The revelations of the past two weeks put Republicans in new and far more uncomfortable territory, but little has changed so far in their posture toward the president. They are doing all they can to keep their heads down, showing once again the degree to which the president has cowed the Grand Old Party.
First it was the reports by the media, starting with The Washington Post and then by others, about the existence of a whistleblower’s complaint charging Trump with using his office to ask a foreign leader to attack a political rival.
Then it was the memorandum detailing the July 25 telephone call between Trump and Ukrainian President Volodymyr Zelensky, in which the president sought help — “a favor” — in finding hacked servers and later suggested Ukraine undertake an investigation of former vice president Joe Biden and his son Hunter, who for a time sat on the board of a Ukrainian company that had come under scrutiny.
The complaint offered a well-documented description of events over a period of months, including the July 25 phone call, that pointed to a pressure campaign by the president, aided by others, on the newly elected Zelensky. The whistleblower document also raised the issue of a coverup by White House officials determined to conceal the contents of the call.
At the end of the week, The Post reported that, in a 2017 Oval Office meeting with the Russian foreign minister, Trump had said he was not concerned about Russian interference in the 2016 election because the United States did the same in other countries.
When the first news reports surfaced more than a week ago, Sen. Mitt Romney (R-Utah) tweeted that, if the accounts were accurate, it “would be troubling in the extreme. Critical for the facts to come out.” He was the exception among Republican elected officials. Since the release of the whistleblower complaint and the memorandum of Trump’s phone call, Romney has kept his views about the road ahead to himself.
As more information has become public, Republicans have generally ducked questions from reporters, or defended the president. Republicans on the House Intelligence Committee, led by Chairman Adam B. Schiff (D-Calif.), have attacked Democrats on the panel. Rep. Devin Nunes (Calif.), the committee’s ranking Republican, accused Democrats of seeking to trap Maguire into criticizing the president. As Trump has attacked the Democrats, the general silence from Republican elected officials was impossible to ignore.
There are some reasons Republicans have held back, even if they are troubled by what the president has done. The whistleblower’s complaint, as shocking as its contents are, is simply allegations that have yet to be fully investigated and corroborated.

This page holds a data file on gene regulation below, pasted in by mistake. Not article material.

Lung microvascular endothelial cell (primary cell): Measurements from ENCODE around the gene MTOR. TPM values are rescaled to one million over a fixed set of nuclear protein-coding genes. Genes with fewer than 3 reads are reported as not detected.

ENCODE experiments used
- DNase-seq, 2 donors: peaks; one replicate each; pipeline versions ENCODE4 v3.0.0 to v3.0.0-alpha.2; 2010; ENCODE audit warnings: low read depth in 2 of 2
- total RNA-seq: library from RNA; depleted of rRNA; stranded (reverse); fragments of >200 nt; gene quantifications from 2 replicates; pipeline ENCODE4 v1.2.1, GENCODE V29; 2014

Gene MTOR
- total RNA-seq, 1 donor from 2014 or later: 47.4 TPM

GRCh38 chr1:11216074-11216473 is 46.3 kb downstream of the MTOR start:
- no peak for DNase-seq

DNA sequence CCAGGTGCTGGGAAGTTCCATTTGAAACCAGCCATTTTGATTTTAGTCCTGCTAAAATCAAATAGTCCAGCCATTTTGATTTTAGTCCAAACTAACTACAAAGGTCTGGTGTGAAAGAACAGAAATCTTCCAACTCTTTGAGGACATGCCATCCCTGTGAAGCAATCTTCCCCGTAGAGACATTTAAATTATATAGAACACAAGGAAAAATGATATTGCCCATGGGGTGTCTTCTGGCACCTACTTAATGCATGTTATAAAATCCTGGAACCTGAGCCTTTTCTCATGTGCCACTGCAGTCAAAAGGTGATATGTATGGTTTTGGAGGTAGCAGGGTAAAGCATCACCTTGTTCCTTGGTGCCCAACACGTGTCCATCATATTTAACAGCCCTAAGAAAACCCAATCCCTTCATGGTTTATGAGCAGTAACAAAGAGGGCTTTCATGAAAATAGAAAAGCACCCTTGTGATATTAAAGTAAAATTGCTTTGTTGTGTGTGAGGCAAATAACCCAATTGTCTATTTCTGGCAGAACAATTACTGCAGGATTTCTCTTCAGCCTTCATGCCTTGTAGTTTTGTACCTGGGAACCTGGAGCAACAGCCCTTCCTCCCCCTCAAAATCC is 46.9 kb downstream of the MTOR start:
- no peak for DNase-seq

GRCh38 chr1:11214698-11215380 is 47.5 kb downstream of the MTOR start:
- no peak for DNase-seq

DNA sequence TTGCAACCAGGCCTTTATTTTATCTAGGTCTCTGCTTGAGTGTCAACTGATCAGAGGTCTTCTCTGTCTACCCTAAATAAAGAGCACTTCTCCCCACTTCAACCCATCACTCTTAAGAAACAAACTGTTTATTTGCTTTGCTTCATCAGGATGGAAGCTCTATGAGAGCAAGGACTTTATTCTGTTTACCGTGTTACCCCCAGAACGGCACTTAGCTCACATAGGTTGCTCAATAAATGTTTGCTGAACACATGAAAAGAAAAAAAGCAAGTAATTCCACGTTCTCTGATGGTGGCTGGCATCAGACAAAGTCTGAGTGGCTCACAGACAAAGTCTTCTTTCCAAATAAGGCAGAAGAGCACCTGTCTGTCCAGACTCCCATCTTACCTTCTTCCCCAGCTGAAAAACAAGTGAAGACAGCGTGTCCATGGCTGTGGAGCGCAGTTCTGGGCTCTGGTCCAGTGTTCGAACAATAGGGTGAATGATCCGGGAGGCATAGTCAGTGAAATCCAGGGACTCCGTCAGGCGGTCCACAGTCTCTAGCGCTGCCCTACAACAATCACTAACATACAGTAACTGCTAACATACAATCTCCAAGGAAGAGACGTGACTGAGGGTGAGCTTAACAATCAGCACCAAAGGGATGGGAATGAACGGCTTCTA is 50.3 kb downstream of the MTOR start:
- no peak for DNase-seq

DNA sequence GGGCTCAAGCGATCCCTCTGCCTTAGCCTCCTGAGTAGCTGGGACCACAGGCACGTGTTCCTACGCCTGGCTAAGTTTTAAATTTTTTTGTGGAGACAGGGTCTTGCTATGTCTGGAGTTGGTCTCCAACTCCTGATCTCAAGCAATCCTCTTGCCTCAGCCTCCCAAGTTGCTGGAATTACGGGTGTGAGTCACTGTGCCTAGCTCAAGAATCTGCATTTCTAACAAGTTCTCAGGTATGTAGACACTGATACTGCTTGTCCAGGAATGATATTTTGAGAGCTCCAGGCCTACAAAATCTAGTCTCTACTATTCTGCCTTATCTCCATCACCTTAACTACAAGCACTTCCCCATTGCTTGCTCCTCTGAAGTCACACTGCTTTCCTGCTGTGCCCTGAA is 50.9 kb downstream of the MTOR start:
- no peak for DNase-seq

Democrats do run the risk of leaping to conclusions before all the facts are known. That is a lesson from the investigation by former special counsel Robert S. Mueller III and his team on the question of collusion with the Russians. Though there were multiple contacts and a willingness on the part of the Trump team to receive dirt on Hillary Clinton, Mueller’s report said there was not clear evidence of a criminal conspiracy.
The onus now is on the Democrats to conduct a thorough investigation. An impeachment proceeding is not a cable television show. The purpose of the inquiry is to determine whether there are valid grounds to draw up articles of impeachment.
Republican elected officials are reluctant to give any additional oxygen to Democratic efforts to bring down the president, whether through the electoral process or otherwise. Many of them say Democrats will use any means available to go after the president and do not want Republican rank and file to see them as sympathetic in any way to those efforts. In a polarized political environment, there is safety in staying within the family, private feelings aside.
So Republicans can hold back on the question of whether the president should be impeached and removed from office for what he has done. By doing so, they can avoid being subjected to a firestorm of criticism touched off by conservative talk radio or television personalities.
That, however, does not legitimize how Republicans are reacting and responding. They owe loyalty to their party, but elected representatives have a dual responsibility, which is to balance the party’s demands with an obligation to help set national standards. Whether the president should be impeached is not the only question on the table at this moment.
On the basis of what is known — from the memorandum of the July 25 phone call, from what the president has said about what he said in that phone call and from the allegations contained in the whistleblower’s complaint — Republican elected officials will be fairly asked to say whether the president has met the accepted standards of the office, not whether he should be impeached but whether they find his conduct acceptable.
This is not a question of whether the president should stop tweeting or refrain from nasty attacks on his rivals. Trump’s decision to pressure a foreign leader to help undermine a potential 2020 challenger is in an entirely different category. That is why executive branch officials who listened to the phone call or were later privy to its contents found it so disquieting — and why some took steps to hide it, according to the whistleblower’s complaint.
Democrats will have to make the case as to why they think the president should be impeached and removed from office and try to persuade the public why that step is necessary, if that is where their work leads. But Republicans cannot hide from this, even if they regard impeachment as unwarranted.
Right now, through their collective silence, Republicans are telling the American people they either tolerate or condone the president’s actions. The longer they remain silent, the more they contribute to normalizing behavior by the president that is far beyond past standards.